The latest human disaster in the Bangladeshi garment industry - a poorly constructed factory building collapses...
Comments on the horrific fire of Saturday 24th November 2012 that swept through a Bangladeshi garment factory.
Another fire in a Bangladeshi garment factory, over 120 lives lost and more than a hundred injured - the only difference this time from the many other factory fires in the past 30 years is the scale of the deaths and human suffering. It is this that makes it 'worthy' of comment, for a brief moment, in the international media.
Garment workers resume work with issues unresolved...
Thursday 21st June 2012, Ashulia, Dhaka; after a week of intense struggles for higher wages, followed by a 4-day lockout of half a million workers (see earlier article), 350 factories in the industrial zone come to life again.
The resurgence of unrest in the Bangladeshi garment sector continues with over 500,000 workers now locked out in Ashulia...
The main costs of living for garment workers are food and rent; both are rising much faster than wages. The overall inflation level is around 10%. So workers are demanding pay increases of up to 50% and are calling for rent controls to be implemented.
After a long period of relative quiet, workers are again taking mass action in the Bangladeshi garment industry. Also; some comments on the recent wave of political 'disappearances'.
Since the deployment of the new Industrial Police Force (IPF) in 2010 struggles had been much reduced by the IP's innovative tactics(1). But recent events in Dhaka's industrial suburb of Ashulia and elsewhere suggest that workers' anger, solidarity, willingness to struggle and sheer weight of numbers can't be contained indefinitely.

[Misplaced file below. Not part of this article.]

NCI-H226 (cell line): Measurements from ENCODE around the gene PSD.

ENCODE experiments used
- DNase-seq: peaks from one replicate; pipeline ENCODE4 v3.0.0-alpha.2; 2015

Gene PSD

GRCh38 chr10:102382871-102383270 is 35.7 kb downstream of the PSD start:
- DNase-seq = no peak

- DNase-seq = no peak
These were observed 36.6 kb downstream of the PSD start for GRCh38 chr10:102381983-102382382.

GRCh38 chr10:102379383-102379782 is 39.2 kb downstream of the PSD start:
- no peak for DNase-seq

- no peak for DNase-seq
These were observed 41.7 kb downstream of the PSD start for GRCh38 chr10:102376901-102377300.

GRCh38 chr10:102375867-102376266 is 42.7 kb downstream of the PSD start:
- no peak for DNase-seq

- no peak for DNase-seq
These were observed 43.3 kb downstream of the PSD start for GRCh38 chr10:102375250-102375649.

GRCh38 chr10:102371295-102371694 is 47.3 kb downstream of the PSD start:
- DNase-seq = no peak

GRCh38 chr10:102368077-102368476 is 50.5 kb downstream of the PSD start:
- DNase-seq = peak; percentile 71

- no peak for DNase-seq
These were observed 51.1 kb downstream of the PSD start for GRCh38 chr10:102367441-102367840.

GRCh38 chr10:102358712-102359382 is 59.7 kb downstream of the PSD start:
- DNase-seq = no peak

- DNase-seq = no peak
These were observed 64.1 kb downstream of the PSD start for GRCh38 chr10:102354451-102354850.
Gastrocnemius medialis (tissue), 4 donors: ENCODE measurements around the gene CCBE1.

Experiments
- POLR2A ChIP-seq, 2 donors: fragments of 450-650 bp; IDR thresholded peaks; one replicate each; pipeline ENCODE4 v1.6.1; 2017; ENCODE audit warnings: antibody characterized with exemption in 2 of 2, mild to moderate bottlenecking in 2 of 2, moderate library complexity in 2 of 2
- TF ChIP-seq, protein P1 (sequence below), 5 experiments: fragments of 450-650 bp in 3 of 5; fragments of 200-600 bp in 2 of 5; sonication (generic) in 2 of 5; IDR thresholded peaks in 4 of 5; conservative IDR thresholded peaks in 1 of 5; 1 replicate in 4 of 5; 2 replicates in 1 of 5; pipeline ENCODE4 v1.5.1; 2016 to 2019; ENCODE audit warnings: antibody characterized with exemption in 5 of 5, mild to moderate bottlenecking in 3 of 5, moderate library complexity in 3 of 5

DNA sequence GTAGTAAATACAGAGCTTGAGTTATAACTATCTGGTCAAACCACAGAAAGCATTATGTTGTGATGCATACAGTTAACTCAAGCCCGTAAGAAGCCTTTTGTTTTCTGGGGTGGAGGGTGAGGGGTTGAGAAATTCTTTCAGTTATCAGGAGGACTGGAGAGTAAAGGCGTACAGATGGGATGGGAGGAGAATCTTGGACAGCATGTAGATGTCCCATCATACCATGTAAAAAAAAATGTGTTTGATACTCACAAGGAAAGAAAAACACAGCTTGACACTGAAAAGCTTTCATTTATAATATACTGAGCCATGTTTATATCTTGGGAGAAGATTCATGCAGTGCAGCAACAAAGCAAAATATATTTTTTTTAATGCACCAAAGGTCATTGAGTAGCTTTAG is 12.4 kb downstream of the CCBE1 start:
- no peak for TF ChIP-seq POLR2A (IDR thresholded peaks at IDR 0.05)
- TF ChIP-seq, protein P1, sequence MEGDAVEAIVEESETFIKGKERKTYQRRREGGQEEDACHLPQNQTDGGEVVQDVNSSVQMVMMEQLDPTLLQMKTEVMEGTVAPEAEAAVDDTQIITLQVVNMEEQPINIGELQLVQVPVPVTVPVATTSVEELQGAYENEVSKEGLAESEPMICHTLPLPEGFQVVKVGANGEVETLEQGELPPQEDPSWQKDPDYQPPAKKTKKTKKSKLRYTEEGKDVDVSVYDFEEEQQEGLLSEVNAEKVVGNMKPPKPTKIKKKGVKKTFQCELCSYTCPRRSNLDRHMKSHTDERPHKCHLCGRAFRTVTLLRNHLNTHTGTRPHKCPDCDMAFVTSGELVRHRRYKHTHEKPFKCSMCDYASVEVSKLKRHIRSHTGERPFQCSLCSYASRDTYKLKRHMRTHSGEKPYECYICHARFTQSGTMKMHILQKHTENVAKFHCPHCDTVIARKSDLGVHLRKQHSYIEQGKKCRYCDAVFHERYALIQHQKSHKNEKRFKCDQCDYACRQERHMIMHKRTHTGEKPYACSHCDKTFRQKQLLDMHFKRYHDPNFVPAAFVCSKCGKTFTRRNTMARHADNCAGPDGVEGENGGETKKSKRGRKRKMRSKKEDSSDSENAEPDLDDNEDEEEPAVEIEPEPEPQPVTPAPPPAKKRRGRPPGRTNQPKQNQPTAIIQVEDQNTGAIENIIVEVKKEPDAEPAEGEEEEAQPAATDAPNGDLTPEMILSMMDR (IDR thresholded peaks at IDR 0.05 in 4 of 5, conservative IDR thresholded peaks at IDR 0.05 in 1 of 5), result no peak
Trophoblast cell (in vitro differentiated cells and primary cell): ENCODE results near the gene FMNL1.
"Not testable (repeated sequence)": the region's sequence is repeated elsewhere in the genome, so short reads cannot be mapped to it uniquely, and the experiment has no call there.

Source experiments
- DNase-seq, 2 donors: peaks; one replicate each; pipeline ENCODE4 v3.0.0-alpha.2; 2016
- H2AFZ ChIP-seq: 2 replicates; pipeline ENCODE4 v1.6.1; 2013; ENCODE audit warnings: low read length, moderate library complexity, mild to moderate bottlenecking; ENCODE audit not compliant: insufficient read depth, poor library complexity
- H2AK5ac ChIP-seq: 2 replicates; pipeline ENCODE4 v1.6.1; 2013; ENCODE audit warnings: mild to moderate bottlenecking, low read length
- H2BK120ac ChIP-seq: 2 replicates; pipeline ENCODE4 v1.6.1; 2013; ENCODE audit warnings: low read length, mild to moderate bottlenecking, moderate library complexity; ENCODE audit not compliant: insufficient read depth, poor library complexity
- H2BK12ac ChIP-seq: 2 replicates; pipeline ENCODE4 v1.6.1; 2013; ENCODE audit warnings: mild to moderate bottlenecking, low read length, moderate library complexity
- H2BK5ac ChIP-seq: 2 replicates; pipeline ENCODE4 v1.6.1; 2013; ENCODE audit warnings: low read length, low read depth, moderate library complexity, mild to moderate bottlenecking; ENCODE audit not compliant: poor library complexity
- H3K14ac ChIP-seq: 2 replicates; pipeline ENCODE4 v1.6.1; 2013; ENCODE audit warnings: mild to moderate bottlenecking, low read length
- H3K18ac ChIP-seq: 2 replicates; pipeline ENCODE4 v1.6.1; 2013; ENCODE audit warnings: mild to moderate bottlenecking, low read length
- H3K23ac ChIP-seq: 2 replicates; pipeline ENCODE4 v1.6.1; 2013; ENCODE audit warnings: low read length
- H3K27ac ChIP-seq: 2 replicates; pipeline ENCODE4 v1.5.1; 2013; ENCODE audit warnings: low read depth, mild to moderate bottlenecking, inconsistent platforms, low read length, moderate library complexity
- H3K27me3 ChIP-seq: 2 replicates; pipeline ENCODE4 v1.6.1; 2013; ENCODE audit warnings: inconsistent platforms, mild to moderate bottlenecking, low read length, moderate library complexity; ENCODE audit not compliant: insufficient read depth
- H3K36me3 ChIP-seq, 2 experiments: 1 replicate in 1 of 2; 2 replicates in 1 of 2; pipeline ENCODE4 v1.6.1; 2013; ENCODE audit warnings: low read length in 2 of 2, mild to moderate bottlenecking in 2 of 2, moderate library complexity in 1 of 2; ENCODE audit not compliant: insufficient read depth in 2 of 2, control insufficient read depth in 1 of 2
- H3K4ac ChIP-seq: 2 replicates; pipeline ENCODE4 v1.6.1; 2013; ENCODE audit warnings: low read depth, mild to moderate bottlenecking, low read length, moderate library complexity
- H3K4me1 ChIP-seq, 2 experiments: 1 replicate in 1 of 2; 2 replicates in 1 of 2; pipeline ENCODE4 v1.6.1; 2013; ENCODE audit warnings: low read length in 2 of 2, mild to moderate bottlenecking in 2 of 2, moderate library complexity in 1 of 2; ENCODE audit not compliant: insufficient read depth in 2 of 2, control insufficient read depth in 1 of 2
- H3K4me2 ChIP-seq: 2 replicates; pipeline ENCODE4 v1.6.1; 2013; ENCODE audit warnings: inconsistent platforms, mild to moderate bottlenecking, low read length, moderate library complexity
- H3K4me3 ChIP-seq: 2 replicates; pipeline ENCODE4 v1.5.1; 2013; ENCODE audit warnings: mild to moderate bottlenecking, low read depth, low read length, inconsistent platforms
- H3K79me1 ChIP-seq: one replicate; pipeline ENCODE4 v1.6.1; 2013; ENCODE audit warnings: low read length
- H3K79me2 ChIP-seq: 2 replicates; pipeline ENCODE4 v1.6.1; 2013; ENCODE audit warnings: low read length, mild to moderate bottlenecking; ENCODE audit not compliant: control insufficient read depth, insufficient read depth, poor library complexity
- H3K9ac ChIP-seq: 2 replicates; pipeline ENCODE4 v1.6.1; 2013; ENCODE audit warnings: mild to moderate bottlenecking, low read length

Inspired by the destruction of most of the best pubs in our locality and the increasing difficulty in finding a pub with a bearable atmosphere to enjoy a drink in, Last Orders For The Local? casts a critical eye over recent changes to pub environments and the emergence of Theming as a marketing factor in various fields of leisure and consumption; and ponders how this connects to the balance of class forces and changes in the way we relate to history and memory.
Reflections on the recent evolution of Maoism in Nepal.
A general overview and analysis of developments in the garment worker struggles we have been covering for the past few years.
The class struggle in Bangladesh is fought at a consistently high level and concentrated in the ready made garment (RMG) sector, the country's dominant industry(1). Mainly unmediated by trade unions, struggles frequently assume an explosive character. In Part 1 we give some idea of the content and extent of these struggles - followed in Part 2 by some historical background.
In January and April 2009 two libcom news articles were published reporting that the Maoist-led government had expressed their intention to use legislation to ban strikes in some industries. These articles were quite widely reproduced on various websites and caused some controversy; online pro-maoists were particularly upset. So much so that some of them used a combination of inaccuracy and distortion in an attempt to discredit the articles. We have refuted these dishonesties wherever possible, but as they have continued we have decided to restate the facts here for convenient reference.
Since the articles were written we have also found some additional proof of the Maoists' intentions to ban strikes and we present it here.
Part 2 is a more general commentary on the political role of Maoism in Nepal and its function in promoting capitalist development.
The past four days have seen widespread protests and rioting against the announcement of the new minimum wage structure for Bangladeshi garment workers.
The industry's monthly minimum wage was last raised after the mass revolt of 2006. The increase, to Taka 1,662[£15/$23/€18], was already inadequate - and since then inflation of basic foodstuffs has risen over 70%.